Saturday, March 21, 2009
Wapato, WA - Over the summer, the City of Wapato passed a breed-specific law that banned dangerous breeds including: pit bulls and mastiffs. At the time of the ban, owners of these breeds had the opportunity to register their dog and undergo specific training in order to continue to keep their dogs. Mayor Jesse Farias reports that since the ban was enacted: "Only one person has sent their dog to do the training and filed the necessary paperwork."
Turns out, the owners of potentially dangerous dogs are also the least responsible.Instead of being "responsible" dog owners, owners of banned breeds have taken to hiding their dogs -- keeping them off the streets. Often when cities pass breed-specific laws, authorities "enforce as they go" (See related FAQ sheet). For instance, after a citizen reports a violation, authorities respond and issue citations to the dog owner. The citations and possible subsequent impoundment of the dog are directly due to irresponsible dog owners.
Nine months into the ban, police say that calls about vicious dogs have been cut in half. The Wapato Police said they've gone from 18 reports in January, February and March of last year to seven so far in '09. "That's nothing," says Chief Richard Sanchez, Wapato Police Department. Sanchez credits local cooperation for the decline of dangerous dogs. He says that pit bull protection depends upon citizens calling in about violations.
06/26/08: After Ban in 2005, Council Bluffs Sees Fall In Pit Bull Attacks
06/19/08: Lower Valley Town of Wapato Adopts Pit Bull Ban
03/02/08: Ontario Pit Bull Ban Greatly Reduces Bite Count
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| 3/22/2009 4:44 AM |
Maybe the reports have gone down in number because dangerous dog owners intimidate people that what to report a dangerous dog after an incident. I know this happens in other places. They shouldn't rely on citizens willing to put their life at risk to report a dangerous dog but actively look for those dogs.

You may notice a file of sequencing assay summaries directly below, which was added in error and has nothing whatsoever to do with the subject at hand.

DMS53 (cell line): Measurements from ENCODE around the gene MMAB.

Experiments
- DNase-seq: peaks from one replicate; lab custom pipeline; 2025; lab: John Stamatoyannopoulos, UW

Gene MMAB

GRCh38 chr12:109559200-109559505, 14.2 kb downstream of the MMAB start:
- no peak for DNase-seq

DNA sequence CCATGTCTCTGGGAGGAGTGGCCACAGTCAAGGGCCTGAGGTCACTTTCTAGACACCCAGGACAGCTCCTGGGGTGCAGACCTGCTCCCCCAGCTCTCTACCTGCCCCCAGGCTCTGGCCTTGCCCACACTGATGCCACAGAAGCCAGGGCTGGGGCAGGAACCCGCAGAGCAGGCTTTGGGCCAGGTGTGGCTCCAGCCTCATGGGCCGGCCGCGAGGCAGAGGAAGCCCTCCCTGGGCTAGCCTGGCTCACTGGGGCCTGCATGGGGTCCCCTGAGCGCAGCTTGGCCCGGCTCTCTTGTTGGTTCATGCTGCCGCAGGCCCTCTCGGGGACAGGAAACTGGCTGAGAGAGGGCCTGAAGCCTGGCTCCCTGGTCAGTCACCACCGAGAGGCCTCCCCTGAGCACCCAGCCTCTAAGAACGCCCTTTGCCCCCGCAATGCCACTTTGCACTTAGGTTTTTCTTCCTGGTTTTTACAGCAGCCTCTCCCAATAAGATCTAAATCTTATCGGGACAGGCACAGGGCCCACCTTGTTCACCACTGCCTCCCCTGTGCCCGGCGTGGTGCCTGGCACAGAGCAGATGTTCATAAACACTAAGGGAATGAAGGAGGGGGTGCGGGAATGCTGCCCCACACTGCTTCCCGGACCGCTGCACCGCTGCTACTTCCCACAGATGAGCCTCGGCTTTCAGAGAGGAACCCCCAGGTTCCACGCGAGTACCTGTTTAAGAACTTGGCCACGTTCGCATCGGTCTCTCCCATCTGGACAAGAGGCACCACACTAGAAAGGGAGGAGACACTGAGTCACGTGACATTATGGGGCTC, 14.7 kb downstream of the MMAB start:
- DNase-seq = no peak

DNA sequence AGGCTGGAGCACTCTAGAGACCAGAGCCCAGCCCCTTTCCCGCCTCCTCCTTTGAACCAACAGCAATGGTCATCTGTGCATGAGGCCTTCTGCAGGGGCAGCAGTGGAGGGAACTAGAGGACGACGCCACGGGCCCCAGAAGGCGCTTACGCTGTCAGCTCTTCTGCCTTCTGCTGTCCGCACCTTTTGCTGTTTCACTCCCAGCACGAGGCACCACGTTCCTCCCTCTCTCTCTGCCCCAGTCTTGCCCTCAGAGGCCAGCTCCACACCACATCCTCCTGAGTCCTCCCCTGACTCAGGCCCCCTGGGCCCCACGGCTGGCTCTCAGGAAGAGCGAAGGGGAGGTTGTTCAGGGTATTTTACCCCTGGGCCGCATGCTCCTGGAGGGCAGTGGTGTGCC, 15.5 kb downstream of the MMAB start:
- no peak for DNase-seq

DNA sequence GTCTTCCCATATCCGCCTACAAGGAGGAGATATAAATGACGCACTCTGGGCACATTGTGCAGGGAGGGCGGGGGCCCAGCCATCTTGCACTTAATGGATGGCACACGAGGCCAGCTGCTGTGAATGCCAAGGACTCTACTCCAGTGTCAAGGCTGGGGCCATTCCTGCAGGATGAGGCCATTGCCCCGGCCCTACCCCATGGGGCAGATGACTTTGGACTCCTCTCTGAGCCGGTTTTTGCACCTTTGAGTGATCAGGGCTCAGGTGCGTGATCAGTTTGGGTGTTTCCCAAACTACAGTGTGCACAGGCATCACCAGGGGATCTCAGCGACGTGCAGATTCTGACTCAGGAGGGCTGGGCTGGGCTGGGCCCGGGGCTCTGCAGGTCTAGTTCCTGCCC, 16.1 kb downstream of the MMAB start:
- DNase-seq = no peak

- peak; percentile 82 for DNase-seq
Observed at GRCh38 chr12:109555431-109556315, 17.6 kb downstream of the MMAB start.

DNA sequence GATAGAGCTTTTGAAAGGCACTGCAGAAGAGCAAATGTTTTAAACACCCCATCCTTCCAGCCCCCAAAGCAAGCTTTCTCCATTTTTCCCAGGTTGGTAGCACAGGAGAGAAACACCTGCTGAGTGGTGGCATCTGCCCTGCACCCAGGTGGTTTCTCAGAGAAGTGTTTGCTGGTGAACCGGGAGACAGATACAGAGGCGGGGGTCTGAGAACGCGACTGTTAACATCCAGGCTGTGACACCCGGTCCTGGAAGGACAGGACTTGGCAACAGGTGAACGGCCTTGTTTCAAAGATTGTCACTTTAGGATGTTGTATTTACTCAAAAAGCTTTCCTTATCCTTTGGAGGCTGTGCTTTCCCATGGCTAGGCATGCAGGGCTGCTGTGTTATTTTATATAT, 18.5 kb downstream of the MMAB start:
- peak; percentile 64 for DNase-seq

| 3/22/2009 12:15 PM |
Please understand: It is a two-way street for reporting Dangerous Dogs, particularly in a city the size of Wapato (appx 2,000). The city does not have resources to employ an Animal Control department. So the responsibility of answering to dangerous dogs lies solely on the police department's shoulders. As the police chief comments in the article, "the Chief says his officers aren't the dog patrol, so local Pitbull protection really depends on citizens calling in about violations."
Community Blockwatch associations have been around for decades for the purpose of helping police protect communities. The police cannot be everywhere at once. Blockwatch and Crimewatch programs require active members of the community reporting crimes to neighborhood members and the police.
| 3/22/2009 6:03 PM |
The reports have gone down in number because the attacks by pit bulls have gone down!
The pit bull owners have either moved, given their dogs to someone outside the town, or are actually being forced to be responsible and keeping control of their dogs because they know that the second they get caught with an unlicensed pit and an attacked person, they are in deep trouble.
Bans DO work, whether they actually register or not.
| 3/23/2009 12:10 AM |
No doubt the attacks have gone down! GOOD THING they are keeping their pits inside their home (or have moved them out of town) instead of letting them wander the streets -- this is the very point of breed-specific laws.
It is by their own FAILURE of being responsible to begin with that has forced a city to enact such a law.